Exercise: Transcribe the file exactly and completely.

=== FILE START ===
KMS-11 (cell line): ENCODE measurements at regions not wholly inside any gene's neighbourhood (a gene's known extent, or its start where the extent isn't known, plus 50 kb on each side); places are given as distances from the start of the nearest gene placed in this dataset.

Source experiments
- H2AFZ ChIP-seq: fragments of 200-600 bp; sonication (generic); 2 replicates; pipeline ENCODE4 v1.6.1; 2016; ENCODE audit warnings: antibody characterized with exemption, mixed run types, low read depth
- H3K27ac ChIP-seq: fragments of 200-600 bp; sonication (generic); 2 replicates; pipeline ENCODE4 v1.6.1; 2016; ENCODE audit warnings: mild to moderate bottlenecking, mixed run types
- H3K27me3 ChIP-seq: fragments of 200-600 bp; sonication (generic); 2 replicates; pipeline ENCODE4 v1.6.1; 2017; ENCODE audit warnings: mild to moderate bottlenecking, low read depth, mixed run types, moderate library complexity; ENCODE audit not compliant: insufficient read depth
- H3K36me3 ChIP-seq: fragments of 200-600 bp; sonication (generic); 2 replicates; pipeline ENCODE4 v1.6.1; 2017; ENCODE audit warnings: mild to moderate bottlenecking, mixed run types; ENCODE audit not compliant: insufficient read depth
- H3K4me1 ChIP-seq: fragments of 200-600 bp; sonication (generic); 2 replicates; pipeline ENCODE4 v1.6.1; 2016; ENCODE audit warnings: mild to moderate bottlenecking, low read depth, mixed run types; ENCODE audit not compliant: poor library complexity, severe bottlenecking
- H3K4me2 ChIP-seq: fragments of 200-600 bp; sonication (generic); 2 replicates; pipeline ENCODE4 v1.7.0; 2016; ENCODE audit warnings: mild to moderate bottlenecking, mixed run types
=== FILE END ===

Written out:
KMS-11 (cell line): ENCODE measurements at regions not wholly inside any gene's neighbourhood (a gene's known extent, or its start where the extent isn't known, plus 50 kb on each side); places are given as distances from the start of the nearest gene placed in this dataset.

Source experiments
- H2AFZ ChIP-seq: fragments of 200-600 bp; sonication (generic); 2 replicates; pipeline ENCODE4 v1.6.1; 2016; ENCODE audit warnings: antibody characterized with exemption, mixed run types, low read depth
- H3K27ac ChIP-seq: fragments of 200-600 bp; sonication (generic); 2 replicates; pipeline ENCODE4 v1.6.1; 2016; ENCODE audit warnings: mild to moderate bottlenecking, mixed run types
- H3K27me3 ChIP-seq: fragments of 200-600 bp; sonication (generic); 2 replicates; pipeline ENCODE4 v1.6.1; 2017; ENCODE audit warnings: mild to moderate bottlenecking, low read depth, mixed run types, moderate library complexity; ENCODE audit not compliant: insufficient read depth
- H3K36me3 ChIP-seq: fragments of 200-600 bp; sonication (generic); 2 replicates; pipeline ENCODE4 v1.6.1; 2017; ENCODE audit warnings: mild to moderate bottlenecking, mixed run types; ENCODE audit not compliant: insufficient read depth
- H3K4me1 ChIP-seq: fragments of 200-600 bp; sonication (generic); 2 replicates; pipeline ENCODE4 v1.6.1; 2016; ENCODE audit warnings: mild to moderate bottlenecking, low read depth, mixed run types; ENCODE audit not compliant: poor library complexity, severe bottlenecking
- H3K4me2 ChIP-seq: fragments of 200-600 bp; sonication (generic); 2 replicates; pipeline ENCODE4 v1.7.0; 2016; ENCODE audit warnings: mild to moderate bottlenecking, mixed run types